If we have RM5,000 in some unit trust investment 5 years ago and we still have exact same amount today, then we have no moved at all in terms of better financial health.

It’s thus easy to see if we are becoming more positive year after year when we look at our cash balance. If it is growing, then we are doing better with every passing year. Just need to remember though that the growth should be a meaningful one.

Let’s be realistic, saving an extra RM1,000 per year is definitely not going to be enough when we need the money after retirement days. A good benchmark would be to grow by around 20-25% of our earnings every year. If we earn RM100,000 per year, then we should be growing our cash balance by RM20,000 – RM25,000 every year.

Some may say we can look at our EPF savings. I think, we should just let that grow continuously and stop thinking of that as the ONLY source of “cash balance.” Just look at it when we have reached that age to withdraw it. Else, keep growing our cash balance and it will complement whatever we have in EPF.

#5 Are we protected?

If we are hospitalised and the total bill is RM50,000 do we pay with our own funds or do we have insurance coverage / medical card? Just need to note that if we decided not to pay premium and hope to be lucky, then hopefully we are lucky. Else, a hospitalisation of just one week will set us back a year of savings, if not more. This is why we must not be penny wise and pound foolish.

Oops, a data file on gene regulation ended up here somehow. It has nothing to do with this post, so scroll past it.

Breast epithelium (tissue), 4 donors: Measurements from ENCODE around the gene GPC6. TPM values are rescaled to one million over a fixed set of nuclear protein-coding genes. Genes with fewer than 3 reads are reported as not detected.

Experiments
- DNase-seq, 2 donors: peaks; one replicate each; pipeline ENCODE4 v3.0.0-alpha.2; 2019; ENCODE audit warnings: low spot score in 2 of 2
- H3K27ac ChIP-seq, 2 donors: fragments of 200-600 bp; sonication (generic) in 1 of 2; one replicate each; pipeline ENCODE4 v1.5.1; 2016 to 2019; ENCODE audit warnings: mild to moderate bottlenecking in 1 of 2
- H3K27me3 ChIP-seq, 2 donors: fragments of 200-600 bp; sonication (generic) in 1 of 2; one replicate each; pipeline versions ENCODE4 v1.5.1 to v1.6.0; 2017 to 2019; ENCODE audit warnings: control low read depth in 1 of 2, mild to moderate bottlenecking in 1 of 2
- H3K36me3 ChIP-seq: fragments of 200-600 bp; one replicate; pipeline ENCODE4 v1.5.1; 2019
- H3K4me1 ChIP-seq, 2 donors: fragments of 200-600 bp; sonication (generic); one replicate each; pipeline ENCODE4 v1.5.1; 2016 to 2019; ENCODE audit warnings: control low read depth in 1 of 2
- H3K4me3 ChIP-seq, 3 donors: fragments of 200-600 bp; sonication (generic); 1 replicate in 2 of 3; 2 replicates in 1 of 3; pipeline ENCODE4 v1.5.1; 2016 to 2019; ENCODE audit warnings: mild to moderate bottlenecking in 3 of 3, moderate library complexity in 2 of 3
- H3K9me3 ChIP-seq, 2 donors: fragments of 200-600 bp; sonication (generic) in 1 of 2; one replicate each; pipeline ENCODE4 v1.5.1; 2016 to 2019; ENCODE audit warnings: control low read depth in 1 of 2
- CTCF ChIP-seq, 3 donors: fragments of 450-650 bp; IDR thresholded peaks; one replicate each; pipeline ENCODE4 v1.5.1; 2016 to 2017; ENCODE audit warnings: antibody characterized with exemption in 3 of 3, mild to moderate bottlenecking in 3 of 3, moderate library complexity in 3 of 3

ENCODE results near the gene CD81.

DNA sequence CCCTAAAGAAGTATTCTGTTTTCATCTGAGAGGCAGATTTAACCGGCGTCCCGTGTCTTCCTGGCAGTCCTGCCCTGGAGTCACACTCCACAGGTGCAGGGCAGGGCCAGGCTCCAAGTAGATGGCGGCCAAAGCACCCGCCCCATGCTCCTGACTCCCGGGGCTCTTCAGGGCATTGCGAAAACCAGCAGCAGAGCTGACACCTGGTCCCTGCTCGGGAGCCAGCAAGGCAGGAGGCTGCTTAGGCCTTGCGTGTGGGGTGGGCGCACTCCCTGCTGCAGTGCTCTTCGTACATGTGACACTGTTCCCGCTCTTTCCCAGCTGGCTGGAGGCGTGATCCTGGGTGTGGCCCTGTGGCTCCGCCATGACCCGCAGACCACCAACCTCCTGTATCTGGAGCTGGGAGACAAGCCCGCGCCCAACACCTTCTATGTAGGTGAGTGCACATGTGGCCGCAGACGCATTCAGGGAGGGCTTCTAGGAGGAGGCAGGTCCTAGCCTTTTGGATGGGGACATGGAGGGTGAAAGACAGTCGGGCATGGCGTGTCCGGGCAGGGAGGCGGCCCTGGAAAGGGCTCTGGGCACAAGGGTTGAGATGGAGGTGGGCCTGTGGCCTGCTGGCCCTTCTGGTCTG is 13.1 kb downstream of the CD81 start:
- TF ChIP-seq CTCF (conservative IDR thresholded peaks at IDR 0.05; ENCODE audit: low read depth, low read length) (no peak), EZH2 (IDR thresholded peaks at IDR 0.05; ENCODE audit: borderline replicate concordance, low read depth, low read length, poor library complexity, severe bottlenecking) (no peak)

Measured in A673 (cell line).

Be savvy and be protected.

#6 Do we own at least ONE Property?

Please skip this if our earnings are so high that we will have no problems in paying rental for 25 years after retirement.

For the majority of us, rental does not stop after we retire. I am telling you this fact as a landlord. I have no intention to tell my tenant to stop paying me rental after they retire. Thus, we better actually own a place so that we could stop paying rental. Example calculation of how much we actually need?

We assume we stop working at 60. Then, we live till 80. That’s 20 years. We also assume the landlord is super nice and does not increase the rental at all. If we rent just a room, than it’s as follow:

RM700 (rental) x 12 (month) x 20 (years) = RM168,000.

If we rent just a small unit instead, then it’s as follows:

RM1,500 (rental) x 12 (month) x 20 (years) = RM360,000.

We can either choose to own a property and actually have extra RM360,000 to go for vacations or spend it all on rental. Choice is ours to make yeah.


These would be the 6 measurements to know where we are in terms of financial health. Yes, we need all 6 and not just one of them. If we are the group looking at F.I.R.E (Financial Independence, Retire Early), then all the above, just need to multiply the speed of achieving them.

No one could foresee unforeseen circumstances. For example, Covid-19. Another earlier example, SARS. No one could predict financial crisis. For example, 1998 ASEAN Financial Crisis or the 2008 Mortgage Crisis. No one could foresee disruptions which may cause them to lose their job. For example, out-sourcing of jobs to cheaper cost countries or even smartphone cameras killing the whole digital camera industry. This is why we need to prepare and financial health is really that first step we need to do.